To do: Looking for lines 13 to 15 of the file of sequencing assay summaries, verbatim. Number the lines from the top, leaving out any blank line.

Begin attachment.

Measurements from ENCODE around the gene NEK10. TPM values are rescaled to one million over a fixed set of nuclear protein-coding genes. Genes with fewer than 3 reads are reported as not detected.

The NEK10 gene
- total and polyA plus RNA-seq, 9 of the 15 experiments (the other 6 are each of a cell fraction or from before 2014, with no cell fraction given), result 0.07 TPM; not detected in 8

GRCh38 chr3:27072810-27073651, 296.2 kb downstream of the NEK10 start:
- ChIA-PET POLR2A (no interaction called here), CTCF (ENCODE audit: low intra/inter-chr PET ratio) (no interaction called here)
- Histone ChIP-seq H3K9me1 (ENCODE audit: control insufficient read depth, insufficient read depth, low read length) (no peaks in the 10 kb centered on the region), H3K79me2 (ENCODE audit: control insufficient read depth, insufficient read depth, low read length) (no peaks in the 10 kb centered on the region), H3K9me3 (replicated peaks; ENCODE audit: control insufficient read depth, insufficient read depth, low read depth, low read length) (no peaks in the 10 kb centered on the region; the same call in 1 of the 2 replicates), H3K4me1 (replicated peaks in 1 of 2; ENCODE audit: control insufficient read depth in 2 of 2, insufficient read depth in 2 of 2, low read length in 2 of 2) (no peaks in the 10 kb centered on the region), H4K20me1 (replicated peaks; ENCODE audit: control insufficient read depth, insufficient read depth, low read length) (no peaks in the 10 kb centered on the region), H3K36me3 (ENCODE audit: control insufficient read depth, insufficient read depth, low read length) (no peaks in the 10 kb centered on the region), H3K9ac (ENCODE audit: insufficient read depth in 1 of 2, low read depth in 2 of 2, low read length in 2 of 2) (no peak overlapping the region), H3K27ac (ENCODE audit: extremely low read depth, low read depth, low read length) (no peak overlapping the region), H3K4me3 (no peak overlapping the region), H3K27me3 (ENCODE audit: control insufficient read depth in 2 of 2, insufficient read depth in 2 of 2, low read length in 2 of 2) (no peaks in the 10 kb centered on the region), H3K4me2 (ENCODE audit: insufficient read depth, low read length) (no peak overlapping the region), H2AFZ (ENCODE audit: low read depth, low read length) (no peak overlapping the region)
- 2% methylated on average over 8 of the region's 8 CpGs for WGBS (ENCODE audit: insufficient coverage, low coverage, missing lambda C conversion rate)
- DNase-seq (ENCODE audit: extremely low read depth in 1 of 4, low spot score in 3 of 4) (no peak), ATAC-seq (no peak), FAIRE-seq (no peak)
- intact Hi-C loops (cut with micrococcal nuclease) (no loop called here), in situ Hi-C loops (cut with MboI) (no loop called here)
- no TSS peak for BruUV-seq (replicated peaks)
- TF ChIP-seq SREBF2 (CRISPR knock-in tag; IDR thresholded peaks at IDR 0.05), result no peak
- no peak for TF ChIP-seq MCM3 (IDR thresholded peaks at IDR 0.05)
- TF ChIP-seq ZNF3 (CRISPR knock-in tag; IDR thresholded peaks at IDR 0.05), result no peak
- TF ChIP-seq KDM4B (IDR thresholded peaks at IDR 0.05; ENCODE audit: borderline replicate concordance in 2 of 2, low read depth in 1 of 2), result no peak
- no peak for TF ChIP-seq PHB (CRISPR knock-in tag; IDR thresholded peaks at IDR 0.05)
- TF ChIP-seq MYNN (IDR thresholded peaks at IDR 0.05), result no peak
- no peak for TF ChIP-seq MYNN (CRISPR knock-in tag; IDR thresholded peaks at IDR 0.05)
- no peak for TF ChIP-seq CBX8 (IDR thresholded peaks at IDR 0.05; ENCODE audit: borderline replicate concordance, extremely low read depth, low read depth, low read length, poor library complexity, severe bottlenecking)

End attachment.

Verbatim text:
- TF ChIP-seq ZNF3 (CRISPR knock-in tag; IDR thresholded peaks at IDR 0.05), result no peak
- TF ChIP-seq KDM4B (IDR thresholded peaks at IDR 0.05; ENCODE audit: borderline replicate concordance in 2 of 2, low read depth in 1 of 2), result no peak
- no peak for TF ChIP-seq PHB (CRISPR knock-in tag; IDR thresholded peaks at IDR 0.05)